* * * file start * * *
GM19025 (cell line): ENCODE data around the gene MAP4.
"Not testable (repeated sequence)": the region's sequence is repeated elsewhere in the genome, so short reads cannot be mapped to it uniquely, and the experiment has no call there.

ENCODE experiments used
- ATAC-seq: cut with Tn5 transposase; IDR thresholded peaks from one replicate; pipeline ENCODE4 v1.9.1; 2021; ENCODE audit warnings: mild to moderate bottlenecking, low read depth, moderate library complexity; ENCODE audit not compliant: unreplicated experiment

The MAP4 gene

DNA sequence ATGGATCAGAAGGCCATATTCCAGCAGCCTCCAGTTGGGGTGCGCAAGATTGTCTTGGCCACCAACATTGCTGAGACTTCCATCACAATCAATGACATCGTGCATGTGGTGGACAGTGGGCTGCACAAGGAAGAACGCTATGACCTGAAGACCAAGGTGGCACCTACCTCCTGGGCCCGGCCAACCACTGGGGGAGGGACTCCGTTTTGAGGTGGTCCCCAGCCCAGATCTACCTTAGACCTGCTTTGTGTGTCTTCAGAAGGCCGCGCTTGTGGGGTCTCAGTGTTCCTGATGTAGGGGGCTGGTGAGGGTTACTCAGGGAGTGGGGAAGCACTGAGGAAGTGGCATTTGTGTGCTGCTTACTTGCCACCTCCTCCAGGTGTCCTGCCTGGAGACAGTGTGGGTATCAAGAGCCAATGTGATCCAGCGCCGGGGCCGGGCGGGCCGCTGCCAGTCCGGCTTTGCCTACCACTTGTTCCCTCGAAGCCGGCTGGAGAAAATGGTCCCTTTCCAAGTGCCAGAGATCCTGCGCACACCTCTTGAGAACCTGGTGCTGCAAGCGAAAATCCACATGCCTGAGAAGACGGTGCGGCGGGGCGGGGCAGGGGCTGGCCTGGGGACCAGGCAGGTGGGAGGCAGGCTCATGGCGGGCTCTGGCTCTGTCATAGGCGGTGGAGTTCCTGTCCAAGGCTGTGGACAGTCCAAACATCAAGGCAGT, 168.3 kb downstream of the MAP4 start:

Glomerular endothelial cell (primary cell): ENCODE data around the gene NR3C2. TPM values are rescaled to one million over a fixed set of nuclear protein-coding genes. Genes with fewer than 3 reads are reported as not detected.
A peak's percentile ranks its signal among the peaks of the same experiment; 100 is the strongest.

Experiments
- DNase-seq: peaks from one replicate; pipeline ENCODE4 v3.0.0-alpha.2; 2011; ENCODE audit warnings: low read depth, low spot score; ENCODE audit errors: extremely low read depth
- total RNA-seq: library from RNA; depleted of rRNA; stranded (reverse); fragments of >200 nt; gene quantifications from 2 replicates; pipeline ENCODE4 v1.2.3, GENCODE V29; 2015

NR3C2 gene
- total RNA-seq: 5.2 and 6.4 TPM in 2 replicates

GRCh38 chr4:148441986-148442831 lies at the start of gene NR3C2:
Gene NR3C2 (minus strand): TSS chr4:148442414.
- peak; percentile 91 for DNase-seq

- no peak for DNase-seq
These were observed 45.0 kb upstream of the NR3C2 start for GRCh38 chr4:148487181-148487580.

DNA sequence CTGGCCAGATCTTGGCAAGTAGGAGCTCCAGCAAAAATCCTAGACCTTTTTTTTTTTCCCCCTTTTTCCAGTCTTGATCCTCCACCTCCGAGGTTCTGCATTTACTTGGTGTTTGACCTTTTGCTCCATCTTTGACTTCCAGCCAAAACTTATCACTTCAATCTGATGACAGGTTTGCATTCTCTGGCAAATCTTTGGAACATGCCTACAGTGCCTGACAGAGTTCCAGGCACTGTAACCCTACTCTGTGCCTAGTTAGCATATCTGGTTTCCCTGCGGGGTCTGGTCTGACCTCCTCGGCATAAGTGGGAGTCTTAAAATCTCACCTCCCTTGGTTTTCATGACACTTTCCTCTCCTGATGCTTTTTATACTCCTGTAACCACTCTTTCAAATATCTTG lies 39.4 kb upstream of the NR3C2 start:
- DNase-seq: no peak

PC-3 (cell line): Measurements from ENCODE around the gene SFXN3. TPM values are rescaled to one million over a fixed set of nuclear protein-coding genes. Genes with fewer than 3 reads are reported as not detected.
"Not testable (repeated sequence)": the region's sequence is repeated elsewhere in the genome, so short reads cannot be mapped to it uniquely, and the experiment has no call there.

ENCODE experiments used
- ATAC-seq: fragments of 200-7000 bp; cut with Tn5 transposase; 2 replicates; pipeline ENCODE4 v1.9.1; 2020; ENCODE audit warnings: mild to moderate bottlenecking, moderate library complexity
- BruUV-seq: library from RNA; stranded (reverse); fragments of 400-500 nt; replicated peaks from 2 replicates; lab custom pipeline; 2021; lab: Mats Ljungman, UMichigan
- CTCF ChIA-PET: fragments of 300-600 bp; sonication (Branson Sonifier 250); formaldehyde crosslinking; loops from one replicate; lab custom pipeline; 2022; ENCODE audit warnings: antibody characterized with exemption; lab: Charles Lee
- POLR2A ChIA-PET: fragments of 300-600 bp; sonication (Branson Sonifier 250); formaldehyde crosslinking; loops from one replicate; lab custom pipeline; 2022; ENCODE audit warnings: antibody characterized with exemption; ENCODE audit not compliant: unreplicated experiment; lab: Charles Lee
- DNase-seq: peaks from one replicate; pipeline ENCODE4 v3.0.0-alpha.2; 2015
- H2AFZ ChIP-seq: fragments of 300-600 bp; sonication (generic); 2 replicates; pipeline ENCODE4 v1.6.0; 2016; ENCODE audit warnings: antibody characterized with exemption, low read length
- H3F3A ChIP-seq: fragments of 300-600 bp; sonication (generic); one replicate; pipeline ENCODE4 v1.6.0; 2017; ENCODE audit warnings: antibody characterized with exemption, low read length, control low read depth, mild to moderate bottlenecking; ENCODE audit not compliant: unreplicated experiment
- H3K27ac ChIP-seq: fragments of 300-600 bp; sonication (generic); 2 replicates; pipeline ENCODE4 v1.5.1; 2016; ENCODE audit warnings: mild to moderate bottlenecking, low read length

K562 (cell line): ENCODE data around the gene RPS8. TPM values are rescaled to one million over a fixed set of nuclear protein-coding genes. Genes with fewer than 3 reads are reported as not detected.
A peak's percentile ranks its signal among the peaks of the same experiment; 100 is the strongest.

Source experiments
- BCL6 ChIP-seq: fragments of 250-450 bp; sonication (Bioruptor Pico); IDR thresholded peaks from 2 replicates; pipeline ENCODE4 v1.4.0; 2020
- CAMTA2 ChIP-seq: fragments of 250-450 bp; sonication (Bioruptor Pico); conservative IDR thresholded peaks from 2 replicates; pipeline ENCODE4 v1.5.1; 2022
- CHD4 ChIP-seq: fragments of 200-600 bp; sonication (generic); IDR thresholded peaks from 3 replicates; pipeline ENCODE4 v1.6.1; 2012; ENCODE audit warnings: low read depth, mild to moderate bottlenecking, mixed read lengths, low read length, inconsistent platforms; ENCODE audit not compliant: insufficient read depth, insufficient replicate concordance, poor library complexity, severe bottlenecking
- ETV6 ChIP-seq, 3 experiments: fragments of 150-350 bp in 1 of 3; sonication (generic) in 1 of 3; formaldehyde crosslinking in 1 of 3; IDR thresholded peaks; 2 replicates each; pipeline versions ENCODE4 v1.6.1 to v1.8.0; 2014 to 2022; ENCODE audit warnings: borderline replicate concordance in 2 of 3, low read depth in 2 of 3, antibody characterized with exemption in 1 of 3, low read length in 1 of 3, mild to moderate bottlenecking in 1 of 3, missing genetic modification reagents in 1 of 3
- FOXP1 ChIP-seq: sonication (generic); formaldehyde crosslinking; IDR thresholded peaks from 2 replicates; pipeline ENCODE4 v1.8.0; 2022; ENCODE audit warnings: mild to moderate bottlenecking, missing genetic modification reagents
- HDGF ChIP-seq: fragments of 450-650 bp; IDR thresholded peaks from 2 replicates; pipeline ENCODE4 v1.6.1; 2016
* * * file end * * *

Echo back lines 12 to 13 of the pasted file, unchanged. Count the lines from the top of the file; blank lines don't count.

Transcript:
NR3C2 gene
- total RNA-seq: 5.2 and 6.4 TPM in 2 replicates